Some of the furore seems justified. The business rates system seems stuck in the past, unable to cope with out-of-town supermarkets let alone internet retailers and almost seems designed to destroy High Street businesses. There are cliff edges built into the system, especially at the bottom end. It’s not clear why farms are exempt but hospitals are not. Exemptions for empty and unused property create incentives to keep it empty.

Much of it is not. The journalists reporting from the mean streets of Maidenhead and Weybridge seem much less inclined to travel to Merthyr or Wakefield to talk to people whose business rates will be cut. The government maintains that this is a revaluation with no net increase in the tax (though some Tory MPs dispute this). That means the benefits will be felt where they should be: in less affluent areas.

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Marks out of 10 for the housing white paper

Originally published on February 10 on my blog for Inside Housing.

So have Gavin Barwell and Sajid Javid finally grapsed the nettle on the housing crisis?

Critics lined up to call the white paper a damp squib, a white flag and (my personal favourite) like a wet Tuesday in Bognor. Some had even read it first.

Supporters called it a pragmatic shift away from policy under David Cameron and ‘a blueprint for change’. And there was the inevitable ‘cautious welcome’ from housing organisations.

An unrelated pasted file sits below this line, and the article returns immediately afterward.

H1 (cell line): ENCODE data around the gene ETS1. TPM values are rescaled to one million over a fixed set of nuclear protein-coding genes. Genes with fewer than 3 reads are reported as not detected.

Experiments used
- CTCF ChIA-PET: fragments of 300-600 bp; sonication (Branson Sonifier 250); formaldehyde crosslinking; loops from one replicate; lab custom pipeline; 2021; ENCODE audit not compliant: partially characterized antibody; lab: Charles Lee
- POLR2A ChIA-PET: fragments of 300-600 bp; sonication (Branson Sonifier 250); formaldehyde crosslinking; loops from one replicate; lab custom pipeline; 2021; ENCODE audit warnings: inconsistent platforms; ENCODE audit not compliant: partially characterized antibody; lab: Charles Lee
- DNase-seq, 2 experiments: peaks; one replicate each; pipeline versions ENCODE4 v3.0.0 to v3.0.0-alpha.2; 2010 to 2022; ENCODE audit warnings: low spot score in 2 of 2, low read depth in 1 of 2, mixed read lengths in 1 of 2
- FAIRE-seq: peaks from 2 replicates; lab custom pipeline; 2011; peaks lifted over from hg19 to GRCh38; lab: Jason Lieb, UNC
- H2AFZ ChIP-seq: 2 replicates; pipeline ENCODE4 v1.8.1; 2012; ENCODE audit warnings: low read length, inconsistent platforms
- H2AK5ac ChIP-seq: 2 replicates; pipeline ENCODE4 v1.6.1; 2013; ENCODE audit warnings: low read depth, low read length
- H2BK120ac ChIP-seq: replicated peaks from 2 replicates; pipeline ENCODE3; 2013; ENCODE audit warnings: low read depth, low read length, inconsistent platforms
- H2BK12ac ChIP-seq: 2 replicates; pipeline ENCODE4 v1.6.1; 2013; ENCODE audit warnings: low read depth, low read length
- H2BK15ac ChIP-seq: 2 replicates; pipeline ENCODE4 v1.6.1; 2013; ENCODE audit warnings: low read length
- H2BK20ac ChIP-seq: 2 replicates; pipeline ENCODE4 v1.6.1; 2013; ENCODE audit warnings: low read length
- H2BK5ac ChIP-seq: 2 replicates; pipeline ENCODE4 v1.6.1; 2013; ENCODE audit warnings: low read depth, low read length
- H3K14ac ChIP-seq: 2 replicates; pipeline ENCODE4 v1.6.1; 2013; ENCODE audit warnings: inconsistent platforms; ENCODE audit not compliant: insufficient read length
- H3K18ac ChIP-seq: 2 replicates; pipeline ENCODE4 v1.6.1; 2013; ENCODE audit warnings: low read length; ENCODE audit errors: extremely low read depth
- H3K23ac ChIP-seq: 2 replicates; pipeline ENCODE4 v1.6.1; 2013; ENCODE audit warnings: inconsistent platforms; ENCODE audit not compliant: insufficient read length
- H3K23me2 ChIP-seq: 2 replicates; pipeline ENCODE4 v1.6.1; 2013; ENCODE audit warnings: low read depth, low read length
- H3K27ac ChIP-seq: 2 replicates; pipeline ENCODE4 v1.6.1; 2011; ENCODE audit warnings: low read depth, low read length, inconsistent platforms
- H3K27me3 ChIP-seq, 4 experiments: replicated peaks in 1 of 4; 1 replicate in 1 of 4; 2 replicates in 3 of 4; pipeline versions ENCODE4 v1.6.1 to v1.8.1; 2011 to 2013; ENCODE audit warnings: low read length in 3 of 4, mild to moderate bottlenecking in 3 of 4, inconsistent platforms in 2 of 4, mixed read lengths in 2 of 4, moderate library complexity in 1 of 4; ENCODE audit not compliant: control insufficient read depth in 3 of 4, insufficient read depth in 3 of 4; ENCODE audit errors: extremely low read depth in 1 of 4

In some ways, the responses of two of the architects of previous Conservative housing policies were the most interesting ones. Former housing minister Grant Shapps said previous plans had not made much difference and this one probably wouldn’t either. Former No 10 adviser Alex Morton revealed the cynical political calculation at the heart of previous policy when he warned that ‘if you get dragged into an argument about renting versus owning, it will quickly become about the need for more council homes’.

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An unambitious ambition

Originally posted on January 19 on my blog for Inside Housing.

A new overview of housing in England from the National Audit Office (NAO) provides some revealing insights on the state of the nation ahead of the Housing White Paper. Here are some highlights.

Moving the goalposts

The NAO estimates that 174,000 net additional homes a year are needed to meet the government’s target of a million new homes by 2020.

That’s fewer than the 190,000 delivered in 2015/16, the first of the five years covered by the target.

Confused? How on earth can the government meet such an ambitious target by building fewer homes? The answer is that it has moved the goalposts twice.

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12 tests for the Housing White Paper

This is an updated version of a post originally published on January 12 on my blog for Inside Housing. 

The moment is finally here but will radical plans to boost housing supply live up to their advance billing? Here are my tests.

  1. How half-baked is it?

In one very important way, ministers have already passed my first test. Publication of a White Paper seems to mark a return to an earlier era of government when policies went through consultation and scrutiny before they were enacted.

Contrast that with the way that half-baked ideas from thinktanks were turned into equally half-baked legislation in the back of a fag packet Housing and Planning Act.

Speaking of which, how much will we hear about the loose ends that still need tying up from the act? Pay to Stay may be dead in its compulsory form, and the extension of the Right to Buy delayed by another pilot, but we still don’t know what’s happening with forced sales of higher-value council houses or to the receipts they raise.